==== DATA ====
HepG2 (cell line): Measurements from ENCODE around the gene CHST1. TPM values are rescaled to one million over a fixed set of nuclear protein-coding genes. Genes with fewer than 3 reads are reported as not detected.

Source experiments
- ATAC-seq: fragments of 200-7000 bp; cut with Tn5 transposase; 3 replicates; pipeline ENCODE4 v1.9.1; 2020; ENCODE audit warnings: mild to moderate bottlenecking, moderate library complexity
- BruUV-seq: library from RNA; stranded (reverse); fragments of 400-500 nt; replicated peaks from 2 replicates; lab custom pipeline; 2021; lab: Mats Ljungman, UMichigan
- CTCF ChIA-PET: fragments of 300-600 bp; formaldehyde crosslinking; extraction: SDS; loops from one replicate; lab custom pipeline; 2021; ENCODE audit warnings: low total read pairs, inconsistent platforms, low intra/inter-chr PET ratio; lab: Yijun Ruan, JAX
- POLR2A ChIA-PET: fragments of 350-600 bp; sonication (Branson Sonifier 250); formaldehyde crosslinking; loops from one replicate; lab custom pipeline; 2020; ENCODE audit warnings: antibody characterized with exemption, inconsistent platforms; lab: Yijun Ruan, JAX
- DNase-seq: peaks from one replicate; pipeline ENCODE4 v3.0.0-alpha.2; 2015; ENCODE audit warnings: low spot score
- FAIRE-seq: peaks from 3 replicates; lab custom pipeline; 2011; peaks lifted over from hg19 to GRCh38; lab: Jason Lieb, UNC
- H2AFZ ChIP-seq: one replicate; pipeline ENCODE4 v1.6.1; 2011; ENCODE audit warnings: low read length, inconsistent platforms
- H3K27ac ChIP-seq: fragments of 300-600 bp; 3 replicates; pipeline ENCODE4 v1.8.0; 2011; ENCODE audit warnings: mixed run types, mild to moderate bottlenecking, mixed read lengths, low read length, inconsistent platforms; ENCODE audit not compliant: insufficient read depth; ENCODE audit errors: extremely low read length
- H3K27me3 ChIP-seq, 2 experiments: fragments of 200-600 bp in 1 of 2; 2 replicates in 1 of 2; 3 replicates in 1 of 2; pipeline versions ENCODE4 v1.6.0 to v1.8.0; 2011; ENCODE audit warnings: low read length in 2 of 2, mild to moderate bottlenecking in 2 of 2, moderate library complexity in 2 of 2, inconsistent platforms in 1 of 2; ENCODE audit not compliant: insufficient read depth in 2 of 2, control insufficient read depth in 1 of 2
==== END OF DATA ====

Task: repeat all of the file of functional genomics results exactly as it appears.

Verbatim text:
HepG2 (cell line): Measurements from ENCODE around the gene CHST1. TPM values are rescaled to one million over a fixed set of nuclear protein-coding genes. Genes with fewer than 3 reads are reported as not detected.

Source experiments
- ATAC-seq: fragments of 200-7000 bp; cut with Tn5 transposase; 3 replicates; pipeline ENCODE4 v1.9.1; 2020; ENCODE audit warnings: mild to moderate bottlenecking, moderate library complexity
- BruUV-seq: library from RNA; stranded (reverse); fragments of 400-500 nt; replicated peaks from 2 replicates; lab custom pipeline; 2021; lab: Mats Ljungman, UMichigan
- CTCF ChIA-PET: fragments of 300-600 bp; formaldehyde crosslinking; extraction: SDS; loops from one replicate; lab custom pipeline; 2021; ENCODE audit warnings: low total read pairs, inconsistent platforms, low intra/inter-chr PET ratio; lab: Yijun Ruan, JAX
- POLR2A ChIA-PET: fragments of 350-600 bp; sonication (Branson Sonifier 250); formaldehyde crosslinking; loops from one replicate; lab custom pipeline; 2020; ENCODE audit warnings: antibody characterized with exemption, inconsistent platforms; lab: Yijun Ruan, JAX
- DNase-seq: peaks from one replicate; pipeline ENCODE4 v3.0.0-alpha.2; 2015; ENCODE audit warnings: low spot score
- FAIRE-seq: peaks from 3 replicates; lab custom pipeline; 2011; peaks lifted over from hg19 to GRCh38; lab: Jason Lieb, UNC
- H2AFZ ChIP-seq: one replicate; pipeline ENCODE4 v1.6.1; 2011; ENCODE audit warnings: low read length, inconsistent platforms
- H3K27ac ChIP-seq: fragments of 300-600 bp; 3 replicates; pipeline ENCODE4 v1.8.0; 2011; ENCODE audit warnings: mixed run types, mild to moderate bottlenecking, mixed read lengths, low read length, inconsistent platforms; ENCODE audit not compliant: insufficient read depth; ENCODE audit errors: extremely low read length
- H3K27me3 ChIP-seq, 2 experiments: fragments of 200-600 bp in 1 of 2; 2 replicates in 1 of 2; 3 replicates in 1 of 2; pipeline versions ENCODE4 v1.6.0 to v1.8.0; 2011; ENCODE audit warnings: low read length in 2 of 2, mild to moderate bottlenecking in 2 of 2, moderate library complexity in 2 of 2, inconsistent platforms in 1 of 2; ENCODE audit not compliant: insufficient read depth in 2 of 2, control insufficient read depth in 1 of 2